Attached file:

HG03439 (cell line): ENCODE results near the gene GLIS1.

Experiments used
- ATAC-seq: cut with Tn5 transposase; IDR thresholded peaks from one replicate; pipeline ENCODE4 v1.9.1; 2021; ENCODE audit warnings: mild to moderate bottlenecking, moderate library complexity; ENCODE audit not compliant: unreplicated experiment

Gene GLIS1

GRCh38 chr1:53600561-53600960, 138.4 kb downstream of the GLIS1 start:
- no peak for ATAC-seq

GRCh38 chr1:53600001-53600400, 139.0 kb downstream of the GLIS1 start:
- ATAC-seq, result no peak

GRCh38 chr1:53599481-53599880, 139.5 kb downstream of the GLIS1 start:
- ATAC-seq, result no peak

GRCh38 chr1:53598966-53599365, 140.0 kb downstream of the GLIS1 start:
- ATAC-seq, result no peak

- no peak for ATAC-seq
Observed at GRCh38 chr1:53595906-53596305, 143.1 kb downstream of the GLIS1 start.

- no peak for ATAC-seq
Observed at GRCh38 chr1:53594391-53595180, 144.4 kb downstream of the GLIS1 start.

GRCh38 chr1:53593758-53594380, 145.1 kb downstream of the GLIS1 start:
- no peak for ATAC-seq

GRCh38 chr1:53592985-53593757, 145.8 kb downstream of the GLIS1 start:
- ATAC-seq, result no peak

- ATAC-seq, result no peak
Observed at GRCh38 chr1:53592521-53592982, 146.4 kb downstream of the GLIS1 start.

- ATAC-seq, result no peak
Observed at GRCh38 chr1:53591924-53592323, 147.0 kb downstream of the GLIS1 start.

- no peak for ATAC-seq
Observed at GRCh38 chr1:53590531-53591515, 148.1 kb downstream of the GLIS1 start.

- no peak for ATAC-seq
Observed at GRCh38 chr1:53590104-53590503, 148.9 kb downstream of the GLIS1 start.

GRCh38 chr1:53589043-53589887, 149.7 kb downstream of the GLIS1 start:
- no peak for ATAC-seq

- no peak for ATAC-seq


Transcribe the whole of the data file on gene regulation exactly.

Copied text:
HG03439 (cell line): ENCODE results near the gene GLIS1.

Experiments used
- ATAC-seq: cut with Tn5 transposase; IDR thresholded peaks from one replicate; pipeline ENCODE4 v1.9.1; 2021; ENCODE audit warnings: mild to moderate bottlenecking, moderate library complexity; ENCODE audit not compliant: unreplicated experiment

Gene GLIS1

GRCh38 chr1:53600561-53600960, 138.4 kb downstream of the GLIS1 start:
- no peak for ATAC-seq

GRCh38 chr1:53600001-53600400, 139.0 kb downstream of the GLIS1 start:
- ATAC-seq, result no peak

GRCh38 chr1:53599481-53599880, 139.5 kb downstream of the GLIS1 start:
- ATAC-seq, result no peak

GRCh38 chr1:53598966-53599365, 140.0 kb downstream of the GLIS1 start:
- ATAC-seq, result no peak

- no peak for ATAC-seq
Observed at GRCh38 chr1:53595906-53596305, 143.1 kb downstream of the GLIS1 start.

- no peak for ATAC-seq
Observed at GRCh38 chr1:53594391-53595180, 144.4 kb downstream of the GLIS1 start.

GRCh38 chr1:53593758-53594380, 145.1 kb downstream of the GLIS1 start:
- no peak for ATAC-seq

GRCh38 chr1:53592985-53593757, 145.8 kb downstream of the GLIS1 start:
- ATAC-seq, result no peak

- ATAC-seq, result no peak
Observed at GRCh38 chr1:53592521-53592982, 146.4 kb downstream of the GLIS1 start.

- ATAC-seq, result no peak
Observed at GRCh38 chr1:53591924-53592323, 147.0 kb downstream of the GLIS1 start.

- no peak for ATAC-seq
Observed at GRCh38 chr1:53590531-53591515, 148.1 kb downstream of the GLIS1 start.

- no peak for ATAC-seq
Observed at GRCh38 chr1:53590104-53590503, 148.9 kb downstream of the GLIS1 start.

GRCh38 chr1:53589043-53589887, 149.7 kb downstream of the GLIS1 start:
- no peak for ATAC-seq

- no peak for ATAC-seq